Iron ore deficit set to remain feature as major miners unable to respond swiftly
Australian miner Fortescue Metals has added its voice to those who say they will be unable to respond quickly to the likely deficit in the iron ore market, a consequence of the Vale dam collapse in Brazil this year in which at least 249 people were killed.
Andrew Forrest, founder and chairman of Fortescue Metals, told Bloomberg News in an interview that while his company was looking to increase iron ore production, it could not simply “turn up the dial” in short order. Diversified mining groups BHP and Rio Tinto have made similar comments regarding their ability to respond to the supply deficit in iron ore.
Iron ore is heading for the biggest quarterly advance since late 2017 as investors seek to gauge the consequences of the disruption in Brazil, with Citigroup warning the market has yet to see the full impact of the disaster as a looming mid-year crunch will spur a rally to $100 a ton, said Bloomberg News.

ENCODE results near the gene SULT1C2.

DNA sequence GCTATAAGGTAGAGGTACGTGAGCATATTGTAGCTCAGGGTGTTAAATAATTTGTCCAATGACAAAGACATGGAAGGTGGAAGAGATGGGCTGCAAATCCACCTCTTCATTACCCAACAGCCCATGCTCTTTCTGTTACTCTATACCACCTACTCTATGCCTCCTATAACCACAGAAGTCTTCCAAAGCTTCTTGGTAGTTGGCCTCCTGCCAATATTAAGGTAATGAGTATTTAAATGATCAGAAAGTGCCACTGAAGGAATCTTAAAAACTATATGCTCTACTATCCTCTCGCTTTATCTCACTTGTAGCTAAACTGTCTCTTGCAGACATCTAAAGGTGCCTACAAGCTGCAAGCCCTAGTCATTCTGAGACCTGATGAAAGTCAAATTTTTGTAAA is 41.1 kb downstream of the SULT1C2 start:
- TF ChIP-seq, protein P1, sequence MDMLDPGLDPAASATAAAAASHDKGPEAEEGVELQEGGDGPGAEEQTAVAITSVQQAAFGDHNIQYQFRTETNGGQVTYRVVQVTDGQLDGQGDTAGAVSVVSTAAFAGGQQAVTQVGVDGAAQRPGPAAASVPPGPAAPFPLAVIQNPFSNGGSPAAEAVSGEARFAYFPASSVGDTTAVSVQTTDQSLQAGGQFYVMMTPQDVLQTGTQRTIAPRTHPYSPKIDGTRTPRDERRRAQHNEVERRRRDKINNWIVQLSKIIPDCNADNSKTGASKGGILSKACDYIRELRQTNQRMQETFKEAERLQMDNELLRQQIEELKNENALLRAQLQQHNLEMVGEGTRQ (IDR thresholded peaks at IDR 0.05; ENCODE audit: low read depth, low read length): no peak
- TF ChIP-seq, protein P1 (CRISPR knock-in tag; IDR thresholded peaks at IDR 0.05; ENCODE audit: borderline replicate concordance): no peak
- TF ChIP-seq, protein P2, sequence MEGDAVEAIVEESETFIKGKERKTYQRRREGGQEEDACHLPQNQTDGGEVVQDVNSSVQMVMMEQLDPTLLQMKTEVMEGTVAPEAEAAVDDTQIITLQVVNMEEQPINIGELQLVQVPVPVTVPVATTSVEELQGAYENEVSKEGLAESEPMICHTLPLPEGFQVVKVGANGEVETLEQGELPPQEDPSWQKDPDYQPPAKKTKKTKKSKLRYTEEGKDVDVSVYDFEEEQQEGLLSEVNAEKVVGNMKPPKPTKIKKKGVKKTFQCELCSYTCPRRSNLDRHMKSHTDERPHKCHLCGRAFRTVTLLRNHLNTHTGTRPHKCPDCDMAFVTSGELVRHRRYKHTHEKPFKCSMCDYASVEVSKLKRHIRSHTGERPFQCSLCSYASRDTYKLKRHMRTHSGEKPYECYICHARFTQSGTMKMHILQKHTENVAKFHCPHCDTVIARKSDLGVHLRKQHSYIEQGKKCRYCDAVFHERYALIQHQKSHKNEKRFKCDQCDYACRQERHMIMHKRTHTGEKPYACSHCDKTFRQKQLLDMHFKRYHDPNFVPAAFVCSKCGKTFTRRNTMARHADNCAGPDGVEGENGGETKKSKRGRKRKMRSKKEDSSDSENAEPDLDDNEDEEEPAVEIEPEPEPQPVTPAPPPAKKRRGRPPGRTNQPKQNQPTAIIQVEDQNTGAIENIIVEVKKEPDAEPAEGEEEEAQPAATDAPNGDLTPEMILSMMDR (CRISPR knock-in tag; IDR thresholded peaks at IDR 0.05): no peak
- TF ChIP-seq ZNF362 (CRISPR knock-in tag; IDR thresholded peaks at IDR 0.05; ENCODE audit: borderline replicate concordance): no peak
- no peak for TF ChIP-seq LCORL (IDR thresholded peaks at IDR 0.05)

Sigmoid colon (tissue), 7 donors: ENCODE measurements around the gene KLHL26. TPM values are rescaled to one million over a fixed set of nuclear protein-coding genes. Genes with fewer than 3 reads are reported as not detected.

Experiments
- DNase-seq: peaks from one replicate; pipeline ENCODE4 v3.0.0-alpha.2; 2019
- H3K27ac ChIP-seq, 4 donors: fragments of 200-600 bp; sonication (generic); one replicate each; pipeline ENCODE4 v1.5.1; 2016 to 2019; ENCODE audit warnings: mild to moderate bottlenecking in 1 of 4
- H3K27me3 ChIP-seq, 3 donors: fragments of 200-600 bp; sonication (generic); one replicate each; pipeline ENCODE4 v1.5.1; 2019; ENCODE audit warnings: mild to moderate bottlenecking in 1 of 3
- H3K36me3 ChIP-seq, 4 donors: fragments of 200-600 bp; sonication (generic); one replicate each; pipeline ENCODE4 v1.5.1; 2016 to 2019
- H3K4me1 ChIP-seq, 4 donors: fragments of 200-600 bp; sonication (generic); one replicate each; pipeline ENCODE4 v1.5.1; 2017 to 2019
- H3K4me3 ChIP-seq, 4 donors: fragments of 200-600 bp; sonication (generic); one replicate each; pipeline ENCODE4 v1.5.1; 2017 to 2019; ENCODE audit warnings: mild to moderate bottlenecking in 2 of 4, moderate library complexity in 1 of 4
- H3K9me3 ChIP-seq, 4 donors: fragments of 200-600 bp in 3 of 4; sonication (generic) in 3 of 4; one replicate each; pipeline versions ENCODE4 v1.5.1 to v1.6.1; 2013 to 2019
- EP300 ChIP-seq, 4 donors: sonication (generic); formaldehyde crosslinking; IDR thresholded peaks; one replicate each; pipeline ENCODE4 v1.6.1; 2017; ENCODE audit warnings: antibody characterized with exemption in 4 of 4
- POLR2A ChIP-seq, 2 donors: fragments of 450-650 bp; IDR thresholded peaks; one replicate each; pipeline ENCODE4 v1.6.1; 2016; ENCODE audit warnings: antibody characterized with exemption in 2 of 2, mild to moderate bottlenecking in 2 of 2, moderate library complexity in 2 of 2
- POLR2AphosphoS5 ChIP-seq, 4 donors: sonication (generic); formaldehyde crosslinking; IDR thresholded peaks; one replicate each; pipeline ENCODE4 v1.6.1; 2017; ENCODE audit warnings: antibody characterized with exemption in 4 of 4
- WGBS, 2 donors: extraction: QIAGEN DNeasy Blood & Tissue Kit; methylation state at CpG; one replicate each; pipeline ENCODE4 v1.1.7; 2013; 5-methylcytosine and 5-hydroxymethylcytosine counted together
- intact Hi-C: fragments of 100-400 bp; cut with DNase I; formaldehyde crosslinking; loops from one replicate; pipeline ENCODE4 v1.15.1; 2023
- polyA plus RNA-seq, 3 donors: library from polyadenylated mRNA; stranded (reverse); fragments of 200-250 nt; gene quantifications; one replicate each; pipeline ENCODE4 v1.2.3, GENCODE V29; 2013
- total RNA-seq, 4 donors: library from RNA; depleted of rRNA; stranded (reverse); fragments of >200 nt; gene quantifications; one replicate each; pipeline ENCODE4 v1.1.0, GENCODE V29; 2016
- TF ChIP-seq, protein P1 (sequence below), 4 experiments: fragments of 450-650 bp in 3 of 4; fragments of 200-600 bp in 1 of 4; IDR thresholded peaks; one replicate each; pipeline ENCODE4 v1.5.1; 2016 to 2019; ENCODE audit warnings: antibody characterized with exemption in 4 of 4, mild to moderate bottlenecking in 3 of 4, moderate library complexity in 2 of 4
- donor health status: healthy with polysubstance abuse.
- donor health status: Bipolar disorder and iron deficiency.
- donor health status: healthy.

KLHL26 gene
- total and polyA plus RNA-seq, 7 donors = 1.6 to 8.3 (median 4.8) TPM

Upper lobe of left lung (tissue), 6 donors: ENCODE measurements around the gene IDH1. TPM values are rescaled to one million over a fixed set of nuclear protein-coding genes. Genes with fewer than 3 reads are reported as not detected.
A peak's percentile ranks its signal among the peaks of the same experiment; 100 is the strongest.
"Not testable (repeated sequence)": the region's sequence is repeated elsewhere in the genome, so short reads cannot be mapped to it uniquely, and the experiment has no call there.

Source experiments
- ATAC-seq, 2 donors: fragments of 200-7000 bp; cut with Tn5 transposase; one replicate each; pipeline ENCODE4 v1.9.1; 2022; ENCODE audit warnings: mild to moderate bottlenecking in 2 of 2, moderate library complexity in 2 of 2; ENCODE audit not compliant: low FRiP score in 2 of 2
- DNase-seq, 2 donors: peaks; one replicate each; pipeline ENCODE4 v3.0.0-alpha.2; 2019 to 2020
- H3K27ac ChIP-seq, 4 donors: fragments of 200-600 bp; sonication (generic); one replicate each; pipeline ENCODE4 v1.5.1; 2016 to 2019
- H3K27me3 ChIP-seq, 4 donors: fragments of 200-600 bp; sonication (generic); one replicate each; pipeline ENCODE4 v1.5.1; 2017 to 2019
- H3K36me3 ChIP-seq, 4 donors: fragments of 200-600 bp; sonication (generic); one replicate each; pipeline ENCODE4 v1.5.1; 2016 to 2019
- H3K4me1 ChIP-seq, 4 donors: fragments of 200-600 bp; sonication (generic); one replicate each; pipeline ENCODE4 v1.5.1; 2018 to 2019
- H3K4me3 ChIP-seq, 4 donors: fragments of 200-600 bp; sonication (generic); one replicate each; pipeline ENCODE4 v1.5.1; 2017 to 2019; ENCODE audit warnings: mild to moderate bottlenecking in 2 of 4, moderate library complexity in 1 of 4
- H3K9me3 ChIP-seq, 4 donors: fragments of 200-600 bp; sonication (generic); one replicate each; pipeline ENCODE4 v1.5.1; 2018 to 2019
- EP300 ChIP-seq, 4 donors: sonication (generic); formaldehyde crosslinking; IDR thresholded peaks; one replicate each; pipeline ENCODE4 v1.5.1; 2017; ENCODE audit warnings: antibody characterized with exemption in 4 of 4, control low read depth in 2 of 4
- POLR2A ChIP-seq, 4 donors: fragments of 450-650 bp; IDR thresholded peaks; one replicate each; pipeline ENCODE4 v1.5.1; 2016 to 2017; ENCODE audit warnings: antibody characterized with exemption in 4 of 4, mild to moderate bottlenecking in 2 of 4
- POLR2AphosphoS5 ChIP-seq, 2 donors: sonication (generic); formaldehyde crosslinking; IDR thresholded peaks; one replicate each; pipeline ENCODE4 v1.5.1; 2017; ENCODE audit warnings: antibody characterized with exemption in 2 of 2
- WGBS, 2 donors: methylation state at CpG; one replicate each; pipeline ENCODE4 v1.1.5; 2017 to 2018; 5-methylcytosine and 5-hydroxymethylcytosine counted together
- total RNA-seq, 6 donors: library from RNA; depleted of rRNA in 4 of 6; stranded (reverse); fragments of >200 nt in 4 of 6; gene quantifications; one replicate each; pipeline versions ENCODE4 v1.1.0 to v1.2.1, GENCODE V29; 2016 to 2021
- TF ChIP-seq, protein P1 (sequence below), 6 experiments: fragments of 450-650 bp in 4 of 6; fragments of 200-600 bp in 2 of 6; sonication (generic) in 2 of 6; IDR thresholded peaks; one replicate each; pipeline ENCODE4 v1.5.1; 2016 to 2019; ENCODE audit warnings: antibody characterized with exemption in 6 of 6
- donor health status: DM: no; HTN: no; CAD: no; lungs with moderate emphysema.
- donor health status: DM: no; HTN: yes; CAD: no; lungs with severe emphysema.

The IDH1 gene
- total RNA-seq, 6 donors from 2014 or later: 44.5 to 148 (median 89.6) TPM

Vale halted production from its facilities in Brumadinho in Brazil’s Minas Gerais state where the disaster struck in January and has not been able to recover production sufficiently.
The iron ore deficit has been positive for Kumba Iron Ore, the Anglo American listed subsidiary. In July, it declared an interim dividend of R9.9bn on higher prices taking overall payouts to shareholders in 2019 to R13bn, including the end-2018 dividend.
Notwithstanding short-term supply factors, growth in China would keep demand intact for iron ore, said Forrest, who told Bloomberg News that reports of a slowing economy were deceiving as volumetric growth in China demand remained enormous. China’s economy would be as large as the US economy in less than 10 years, he said.
BHP said earlier this year that the medium- to long-term fundamentals for iron ore were good and could support the construction of 11 more mines in Australia’s Pilbara region over the next 50 to 100 years.
“There is good demand for iron ore and for good quality iron ore,” BHP’s Western Australia Iron Ore Asset President Edgar Basto told ABC radio on Friday in an article published by Bloomberg News. “We see the medium term and long term of the industry fundamentals are there,” said Basto.
Source: Mining Mx